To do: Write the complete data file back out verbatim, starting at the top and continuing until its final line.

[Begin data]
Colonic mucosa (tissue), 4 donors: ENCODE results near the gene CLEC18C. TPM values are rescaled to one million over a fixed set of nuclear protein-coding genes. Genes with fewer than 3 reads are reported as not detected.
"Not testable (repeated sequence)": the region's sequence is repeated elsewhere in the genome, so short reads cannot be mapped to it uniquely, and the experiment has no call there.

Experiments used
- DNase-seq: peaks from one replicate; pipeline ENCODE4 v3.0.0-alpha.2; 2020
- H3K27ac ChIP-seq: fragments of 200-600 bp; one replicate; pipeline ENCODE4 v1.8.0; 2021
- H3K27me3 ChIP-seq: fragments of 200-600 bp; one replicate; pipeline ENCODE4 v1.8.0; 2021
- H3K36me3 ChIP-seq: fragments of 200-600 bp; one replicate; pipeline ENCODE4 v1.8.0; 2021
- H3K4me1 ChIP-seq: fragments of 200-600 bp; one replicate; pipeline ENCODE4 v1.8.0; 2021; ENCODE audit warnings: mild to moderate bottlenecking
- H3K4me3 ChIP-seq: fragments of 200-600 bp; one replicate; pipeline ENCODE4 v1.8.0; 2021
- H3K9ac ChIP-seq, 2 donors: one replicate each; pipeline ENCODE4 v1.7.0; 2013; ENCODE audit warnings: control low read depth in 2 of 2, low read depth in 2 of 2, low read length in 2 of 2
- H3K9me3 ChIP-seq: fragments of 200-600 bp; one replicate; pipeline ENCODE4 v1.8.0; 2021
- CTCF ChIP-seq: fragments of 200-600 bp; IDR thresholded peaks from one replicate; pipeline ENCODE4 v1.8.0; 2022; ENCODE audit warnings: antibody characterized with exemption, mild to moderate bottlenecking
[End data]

Colonic mucosa (tissue), 4 donors: ENCODE results near the gene CLEC18C. TPM values are rescaled to one million over a fixed set of nuclear protein-coding genes. Genes with fewer than 3 reads are reported as not detected.
"Not testable (repeated sequence)": the region's sequence is repeated elsewhere in the genome, so short reads cannot be mapped to it uniquely, and the experiment has no call there.

Experiments used
- DNase-seq: peaks from one replicate; pipeline ENCODE4 v3.0.0-alpha.2; 2020
- H3K27ac ChIP-seq: fragments of 200-600 bp; one replicate; pipeline ENCODE4 v1.8.0; 2021
- H3K27me3 ChIP-seq: fragments of 200-600 bp; one replicate; pipeline ENCODE4 v1.8.0; 2021
- H3K36me3 ChIP-seq: fragments of 200-600 bp; one replicate; pipeline ENCODE4 v1.8.0; 2021
- H3K4me1 ChIP-seq: fragments of 200-600 bp; one replicate; pipeline ENCODE4 v1.8.0; 2021; ENCODE audit warnings: mild to moderate bottlenecking
- H3K4me3 ChIP-seq: fragments of 200-600 bp; one replicate; pipeline ENCODE4 v1.8.0; 2021
- H3K9ac ChIP-seq, 2 donors: one replicate each; pipeline ENCODE4 v1.7.0; 2013; ENCODE audit warnings: control low read depth in 2 of 2, low read depth in 2 of 2, low read length in 2 of 2
- H3K9me3 ChIP-seq: fragments of 200-600 bp; one replicate; pipeline ENCODE4 v1.8.0; 2021
- CTCF ChIP-seq: fragments of 200-600 bp; IDR thresholded peaks from one replicate; pipeline ENCODE4 v1.8.0; 2022; ENCODE audit warnings: antibody characterized with exemption, mild to moderate bottlenecking